Reuse and external contracts. After a weeklong refactoring of my AOP framework I've had to think about an important issue with reuse: external contracts. I'm sure there is a better word for it, but here's what I mean by it. When reusing a component, or a class, what is important is not only that it has the methods that one needs, but that the component itself has access to the services that *it* needs. For example a mailing component might need access to a mail service and an LDAP directory, which together form the external contract of the mailing component. So, if I want to be able to reuse the mailing component I need to have these other two, and also have a way to "plug them in" so that the mailing component can use it.
When adding support for this kind of plugability to my own framework I looked at EJB to see how it was solved there. The EJB approach to this problem is the comp:java/env JNDI namespace, where one can bind services into through the XML descriptor. This "works", but there are (at least) two major issues with it:
The result of this complexity is that one isn't very keen on using it as a way to declaratively assign services to be used by each component. Instead one's code access the services it needs directly, which leads to higher coupling between the component and the runtime environment.
- The JNDI API is overkill for this purpose, and is more than a little cumbersome. If you want to use it "properly" there's a whole bunch of exceptions that you need to be able to catch in client code. One more or less have to make some kind of wrapper around it so as to make it possible to use it without bloating code with lots of JNDI-specific stuff.
- There's no way to specify sets of services that should be available to all components. This leads to a LOT of duplication in the XML descriptor and is just very tedious. For example, if all your components need access to a DataSource you'll have to define it for each of those components. Yuck.
Here's what I did for my AOP framework: instead of using JNDI I simply made a static class with a getService(Class) method. This is simple enough that I can access it directly in code without having to "go through hoops". Then, in my XML descriptor for the AOP objects I made it possible to declare sets of services that could be named. For each object I would then either reference a specific service that was to be bound to it, or a set of services. Typically I would have a set named "common" that contained a bunch of commonly used servies, such as logging, datasources, persistence manager, and so on. This makes it much much easier to update this service binding environment, as I can change it in one place but use that change in a lot of places. Next, allowing for sets to include other sets makes it even easier.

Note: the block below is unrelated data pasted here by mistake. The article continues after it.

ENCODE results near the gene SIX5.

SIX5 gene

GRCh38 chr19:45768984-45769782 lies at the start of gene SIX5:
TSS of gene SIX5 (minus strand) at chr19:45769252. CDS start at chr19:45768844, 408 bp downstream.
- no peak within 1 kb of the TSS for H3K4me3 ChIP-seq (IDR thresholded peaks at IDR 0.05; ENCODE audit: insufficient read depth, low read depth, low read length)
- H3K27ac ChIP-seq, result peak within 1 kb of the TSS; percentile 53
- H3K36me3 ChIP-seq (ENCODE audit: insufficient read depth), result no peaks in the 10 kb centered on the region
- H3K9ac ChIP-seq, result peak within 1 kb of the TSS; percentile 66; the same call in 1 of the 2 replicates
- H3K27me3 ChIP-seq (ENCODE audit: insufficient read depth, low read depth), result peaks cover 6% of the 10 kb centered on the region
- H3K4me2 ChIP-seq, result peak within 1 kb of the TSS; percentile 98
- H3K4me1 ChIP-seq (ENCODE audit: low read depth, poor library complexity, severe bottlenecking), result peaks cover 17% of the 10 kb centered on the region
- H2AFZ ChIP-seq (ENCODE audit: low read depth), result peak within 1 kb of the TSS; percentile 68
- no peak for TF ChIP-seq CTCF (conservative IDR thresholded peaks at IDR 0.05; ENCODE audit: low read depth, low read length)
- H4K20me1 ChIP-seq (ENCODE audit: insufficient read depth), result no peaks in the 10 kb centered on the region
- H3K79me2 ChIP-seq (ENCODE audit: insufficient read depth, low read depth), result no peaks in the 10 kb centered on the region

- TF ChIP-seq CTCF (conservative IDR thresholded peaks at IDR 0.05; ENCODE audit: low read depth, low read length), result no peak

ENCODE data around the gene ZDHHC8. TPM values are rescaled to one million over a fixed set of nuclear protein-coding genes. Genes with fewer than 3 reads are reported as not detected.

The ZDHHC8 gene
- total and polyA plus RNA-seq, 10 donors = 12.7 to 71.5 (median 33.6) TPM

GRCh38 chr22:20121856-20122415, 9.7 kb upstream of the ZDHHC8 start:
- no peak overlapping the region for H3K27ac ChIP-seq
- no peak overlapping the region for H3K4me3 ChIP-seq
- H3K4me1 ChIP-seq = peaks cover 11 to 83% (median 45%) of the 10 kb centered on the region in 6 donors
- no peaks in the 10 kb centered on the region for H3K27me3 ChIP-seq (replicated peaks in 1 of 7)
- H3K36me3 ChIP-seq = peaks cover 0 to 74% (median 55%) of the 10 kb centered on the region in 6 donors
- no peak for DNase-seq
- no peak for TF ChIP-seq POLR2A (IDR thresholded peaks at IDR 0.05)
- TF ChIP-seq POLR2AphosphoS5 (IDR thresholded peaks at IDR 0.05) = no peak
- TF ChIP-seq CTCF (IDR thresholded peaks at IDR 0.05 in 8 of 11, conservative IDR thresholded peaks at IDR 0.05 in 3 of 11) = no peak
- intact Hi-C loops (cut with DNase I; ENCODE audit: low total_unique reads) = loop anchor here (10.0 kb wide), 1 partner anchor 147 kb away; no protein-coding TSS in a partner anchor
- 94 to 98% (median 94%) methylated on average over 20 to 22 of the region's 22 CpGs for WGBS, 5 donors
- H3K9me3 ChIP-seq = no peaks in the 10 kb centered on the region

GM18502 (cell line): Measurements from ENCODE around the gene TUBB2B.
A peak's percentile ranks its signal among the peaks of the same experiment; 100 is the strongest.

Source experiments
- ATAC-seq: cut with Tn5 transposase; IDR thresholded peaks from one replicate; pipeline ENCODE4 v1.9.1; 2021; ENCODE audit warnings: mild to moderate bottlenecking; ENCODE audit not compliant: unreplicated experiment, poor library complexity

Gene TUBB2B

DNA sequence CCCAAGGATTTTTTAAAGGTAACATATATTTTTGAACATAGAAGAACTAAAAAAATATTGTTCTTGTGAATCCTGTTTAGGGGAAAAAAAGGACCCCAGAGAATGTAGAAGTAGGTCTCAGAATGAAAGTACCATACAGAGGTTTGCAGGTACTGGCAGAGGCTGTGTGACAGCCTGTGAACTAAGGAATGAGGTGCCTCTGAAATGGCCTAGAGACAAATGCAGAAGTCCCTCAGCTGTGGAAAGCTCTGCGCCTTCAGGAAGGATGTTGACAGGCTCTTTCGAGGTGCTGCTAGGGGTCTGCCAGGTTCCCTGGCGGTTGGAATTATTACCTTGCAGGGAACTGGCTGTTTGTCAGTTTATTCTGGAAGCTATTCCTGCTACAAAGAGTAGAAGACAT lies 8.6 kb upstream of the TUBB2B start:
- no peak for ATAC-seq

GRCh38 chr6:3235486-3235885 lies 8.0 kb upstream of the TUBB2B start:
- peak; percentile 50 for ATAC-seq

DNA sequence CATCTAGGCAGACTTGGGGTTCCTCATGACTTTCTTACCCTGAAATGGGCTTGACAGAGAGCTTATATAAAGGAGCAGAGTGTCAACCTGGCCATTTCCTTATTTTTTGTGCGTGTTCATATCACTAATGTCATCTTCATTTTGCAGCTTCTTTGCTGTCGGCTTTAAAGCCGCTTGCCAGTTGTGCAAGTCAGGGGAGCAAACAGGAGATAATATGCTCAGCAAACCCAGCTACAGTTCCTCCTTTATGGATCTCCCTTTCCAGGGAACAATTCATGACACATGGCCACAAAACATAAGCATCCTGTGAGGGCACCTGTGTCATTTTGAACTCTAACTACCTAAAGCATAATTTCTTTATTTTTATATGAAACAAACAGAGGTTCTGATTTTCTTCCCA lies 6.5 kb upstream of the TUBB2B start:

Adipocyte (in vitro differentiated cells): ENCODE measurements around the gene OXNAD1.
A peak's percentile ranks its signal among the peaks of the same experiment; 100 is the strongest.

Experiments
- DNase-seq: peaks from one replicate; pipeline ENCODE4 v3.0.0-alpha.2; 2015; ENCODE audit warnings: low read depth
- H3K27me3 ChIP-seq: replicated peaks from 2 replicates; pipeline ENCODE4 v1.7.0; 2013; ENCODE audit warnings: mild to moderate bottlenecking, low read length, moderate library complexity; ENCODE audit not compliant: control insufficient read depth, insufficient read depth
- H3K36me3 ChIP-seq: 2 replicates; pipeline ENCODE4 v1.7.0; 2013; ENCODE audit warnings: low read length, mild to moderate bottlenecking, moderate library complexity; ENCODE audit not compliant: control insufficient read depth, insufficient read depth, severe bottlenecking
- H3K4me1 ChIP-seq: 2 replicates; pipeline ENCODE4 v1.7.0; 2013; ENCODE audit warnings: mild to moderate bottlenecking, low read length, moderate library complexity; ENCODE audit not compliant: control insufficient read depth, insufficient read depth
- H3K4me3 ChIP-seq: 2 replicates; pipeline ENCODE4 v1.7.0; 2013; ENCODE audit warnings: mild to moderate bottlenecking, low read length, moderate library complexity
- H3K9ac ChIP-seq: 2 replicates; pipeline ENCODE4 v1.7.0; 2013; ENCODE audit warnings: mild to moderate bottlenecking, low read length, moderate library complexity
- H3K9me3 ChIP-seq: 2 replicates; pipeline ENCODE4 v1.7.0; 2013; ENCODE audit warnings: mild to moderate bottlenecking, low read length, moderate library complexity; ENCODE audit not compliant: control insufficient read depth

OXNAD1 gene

The end goal of this is to make it possible to write objects in a way that they are not tightly bound to the runtime environment, thus allowing them to be reused more easily. And, as far as I can tell, it worked out pretty well. [Random thoughts]
When pondernig about building architecturally neutral code this crops up as one of the main core APIs that services and components require - a way to lookup the services that they need. I totally agree that JNDI is just too bloated and cumbersome.
We need a simple and easy to use lookup API that allows components or beans to lookup other services in a simple way that could use a variety of different implementations under the covers; whether its JNDI, Avalon, JMX etc.
One example of an API thats very close to what we all need is the ServiceManager thats part of Avalon Framework. Though I'd prefer a slightly more flexible way of looking up services by the interface that they must implement as well as a name.
DataSource dataSource = (DataSource) LookupFacade.lookup( DataSource.class, "news" );
So that the API (DataSource) and the name (news) can be specified. Some applications may only have 1 data source so that the name is not required. However lots of applications have different services that implement the same API, so having some kind of naming mechanism as well would help.